A quirky wonder of a book.

Pub Date: April 14, 2020

ISBN: 978-1-5011-6027-1

Page Count: 224

Publisher: Simon & Schuster

Review Posted Online: Jan. 2, 2020

Kirkus Reviews Issue: Feb. 1, 2020

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Unsentimental nature writing that sheds as much light on humans as on eels.

THE BOOK OF EELS

OUR ENDURING FASCINATION WITH THE MOST MYSTERIOUS CREATURE IN THE NATURAL WORLD

An account of the mysterious life of eels that also serves as a meditation on consciousness, faith, time, light and darkness, and life and death.

In addition to an intriguing natural history, Swedish journalist Svensson includes a highly personal account of his relationship with his father. The author alternates eel-focused chapters with those about his father, a man obsessed with fishing for this elusive creature. “I can’t recall us ever talking about anything other than eels and how to best catch them, down there by the stream,” he writes. “I can’t remember us speaking at all….Because we were in…a place whose nature was best enjoyed in silence.” Throughout, Svensson, whose beat is not biology but art and culture, fills his account with people: Aristotle, who thought eels emerged live from mud, “like a slithering, enigmatic miracle”; Freud, who as a teenage biologist spent months in Trieste, Italy, peering through a microscope searching vainly for eel testes; Johannes Schmidt, who for two decades tracked thousands of eels, looking for their breeding grounds. After recounting the details of the eel life cycle, the author turns to the eel in literature—e.g., in the Bible, Rachel Carson’s Under the Sea Wind, and Günter Grass’ The Tin Drum—and history. He notes that the Puritans would likely not have survived without eels, and he explores Sweden’s “eel coast” (what it once was and how it has changed), how eel fishing became embroiled in the Northern Irish conflict, and the importance of eel fishing to the Basque separatist movement. The apparent return to life of a dead eel leads Svensson to a consideration of faith and the inherent message of miracles. He warns that if we are to save this fascinating creature from extinction, we must continue to study it. His book is a highly readable place to begin learning.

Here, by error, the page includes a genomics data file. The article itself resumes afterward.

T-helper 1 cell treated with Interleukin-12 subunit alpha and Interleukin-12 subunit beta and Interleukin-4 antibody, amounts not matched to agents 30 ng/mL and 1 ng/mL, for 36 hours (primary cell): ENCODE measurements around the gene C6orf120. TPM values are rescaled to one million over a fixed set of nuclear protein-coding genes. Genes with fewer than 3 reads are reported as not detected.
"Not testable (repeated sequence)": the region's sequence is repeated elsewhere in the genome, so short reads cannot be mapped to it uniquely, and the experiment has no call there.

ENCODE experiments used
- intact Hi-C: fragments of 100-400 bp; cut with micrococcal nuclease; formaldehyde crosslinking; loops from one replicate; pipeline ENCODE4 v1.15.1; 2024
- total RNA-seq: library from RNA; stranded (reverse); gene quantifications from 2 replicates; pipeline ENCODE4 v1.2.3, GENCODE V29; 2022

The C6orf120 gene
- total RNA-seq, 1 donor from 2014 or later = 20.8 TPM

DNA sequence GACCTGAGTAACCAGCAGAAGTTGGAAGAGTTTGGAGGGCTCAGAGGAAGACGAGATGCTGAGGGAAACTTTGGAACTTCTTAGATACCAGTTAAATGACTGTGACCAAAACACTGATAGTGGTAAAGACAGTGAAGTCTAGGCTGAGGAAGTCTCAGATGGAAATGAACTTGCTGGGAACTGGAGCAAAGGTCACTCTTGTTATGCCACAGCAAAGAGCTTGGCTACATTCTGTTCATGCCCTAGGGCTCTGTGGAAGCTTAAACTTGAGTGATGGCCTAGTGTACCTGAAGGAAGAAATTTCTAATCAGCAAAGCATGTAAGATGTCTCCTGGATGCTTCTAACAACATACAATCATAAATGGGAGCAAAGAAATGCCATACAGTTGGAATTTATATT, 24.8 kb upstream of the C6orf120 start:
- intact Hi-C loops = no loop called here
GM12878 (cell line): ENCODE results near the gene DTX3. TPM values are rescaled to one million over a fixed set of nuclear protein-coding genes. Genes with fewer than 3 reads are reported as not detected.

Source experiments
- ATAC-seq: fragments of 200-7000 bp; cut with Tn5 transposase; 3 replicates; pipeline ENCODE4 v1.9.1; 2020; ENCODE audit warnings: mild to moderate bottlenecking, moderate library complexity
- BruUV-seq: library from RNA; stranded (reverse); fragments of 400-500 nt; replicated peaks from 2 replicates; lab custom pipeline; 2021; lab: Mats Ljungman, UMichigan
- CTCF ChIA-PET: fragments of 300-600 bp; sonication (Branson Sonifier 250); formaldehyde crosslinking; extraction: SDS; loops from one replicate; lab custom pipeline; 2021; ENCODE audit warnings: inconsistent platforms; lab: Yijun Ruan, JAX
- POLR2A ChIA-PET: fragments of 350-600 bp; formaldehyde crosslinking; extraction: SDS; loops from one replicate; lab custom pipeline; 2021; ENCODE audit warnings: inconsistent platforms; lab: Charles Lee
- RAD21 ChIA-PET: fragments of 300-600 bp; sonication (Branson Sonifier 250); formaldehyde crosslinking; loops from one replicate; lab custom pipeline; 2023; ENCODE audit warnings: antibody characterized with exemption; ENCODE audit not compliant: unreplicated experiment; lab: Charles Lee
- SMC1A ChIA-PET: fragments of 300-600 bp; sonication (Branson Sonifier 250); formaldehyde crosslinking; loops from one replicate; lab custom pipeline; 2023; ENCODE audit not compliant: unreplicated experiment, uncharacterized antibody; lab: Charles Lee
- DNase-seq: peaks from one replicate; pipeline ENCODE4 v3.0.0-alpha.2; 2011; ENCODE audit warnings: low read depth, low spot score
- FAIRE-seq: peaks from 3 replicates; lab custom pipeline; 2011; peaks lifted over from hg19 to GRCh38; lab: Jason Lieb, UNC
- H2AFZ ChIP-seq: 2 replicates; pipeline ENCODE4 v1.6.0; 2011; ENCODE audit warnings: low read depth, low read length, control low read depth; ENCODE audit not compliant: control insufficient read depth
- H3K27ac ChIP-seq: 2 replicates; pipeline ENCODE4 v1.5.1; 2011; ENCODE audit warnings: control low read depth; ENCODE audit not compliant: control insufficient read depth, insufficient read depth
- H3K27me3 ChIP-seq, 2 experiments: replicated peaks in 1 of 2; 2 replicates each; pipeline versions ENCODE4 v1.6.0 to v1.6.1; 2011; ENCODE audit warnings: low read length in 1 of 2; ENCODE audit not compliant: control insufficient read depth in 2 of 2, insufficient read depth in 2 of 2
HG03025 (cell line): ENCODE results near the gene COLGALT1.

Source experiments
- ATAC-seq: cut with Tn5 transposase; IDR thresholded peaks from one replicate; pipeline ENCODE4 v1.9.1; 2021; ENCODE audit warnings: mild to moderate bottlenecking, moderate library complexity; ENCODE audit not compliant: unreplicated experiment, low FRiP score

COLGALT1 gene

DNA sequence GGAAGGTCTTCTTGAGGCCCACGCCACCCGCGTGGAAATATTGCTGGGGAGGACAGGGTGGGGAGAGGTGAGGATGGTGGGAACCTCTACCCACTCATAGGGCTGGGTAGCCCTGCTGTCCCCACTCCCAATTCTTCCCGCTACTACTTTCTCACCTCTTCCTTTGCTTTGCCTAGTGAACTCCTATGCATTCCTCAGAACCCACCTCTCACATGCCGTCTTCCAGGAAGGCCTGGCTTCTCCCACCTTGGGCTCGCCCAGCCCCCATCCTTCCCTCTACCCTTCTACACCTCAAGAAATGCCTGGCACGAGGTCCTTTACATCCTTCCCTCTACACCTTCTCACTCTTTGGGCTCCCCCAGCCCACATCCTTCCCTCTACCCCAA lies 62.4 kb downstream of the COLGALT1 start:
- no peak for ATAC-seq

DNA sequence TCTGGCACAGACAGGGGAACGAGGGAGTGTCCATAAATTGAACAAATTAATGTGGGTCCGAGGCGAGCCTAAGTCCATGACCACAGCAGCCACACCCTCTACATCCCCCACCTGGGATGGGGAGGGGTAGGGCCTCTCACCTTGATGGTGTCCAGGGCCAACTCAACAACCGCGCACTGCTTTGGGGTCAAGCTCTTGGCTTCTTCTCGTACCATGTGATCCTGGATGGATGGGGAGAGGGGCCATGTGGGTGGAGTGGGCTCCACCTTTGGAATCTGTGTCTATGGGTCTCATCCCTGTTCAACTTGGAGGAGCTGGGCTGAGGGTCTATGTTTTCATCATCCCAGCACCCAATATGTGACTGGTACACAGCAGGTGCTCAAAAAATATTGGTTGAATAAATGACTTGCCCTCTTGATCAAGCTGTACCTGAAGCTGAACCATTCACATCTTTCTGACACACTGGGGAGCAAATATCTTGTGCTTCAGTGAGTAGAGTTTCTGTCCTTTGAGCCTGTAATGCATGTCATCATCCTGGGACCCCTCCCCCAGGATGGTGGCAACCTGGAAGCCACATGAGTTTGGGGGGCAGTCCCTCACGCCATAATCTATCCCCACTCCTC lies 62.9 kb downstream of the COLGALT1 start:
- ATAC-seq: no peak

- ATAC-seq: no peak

Unsentimental nature writing that sheds as much light on humans as on eels.

Pub Date: May 5, 2020

ISBN: 978-0-06-296881-4

Page Count: 256

Publisher: Ecco/HarperCollins

Review Posted Online: March 1, 2020

Kirkus Reviews Issue: March 15, 2020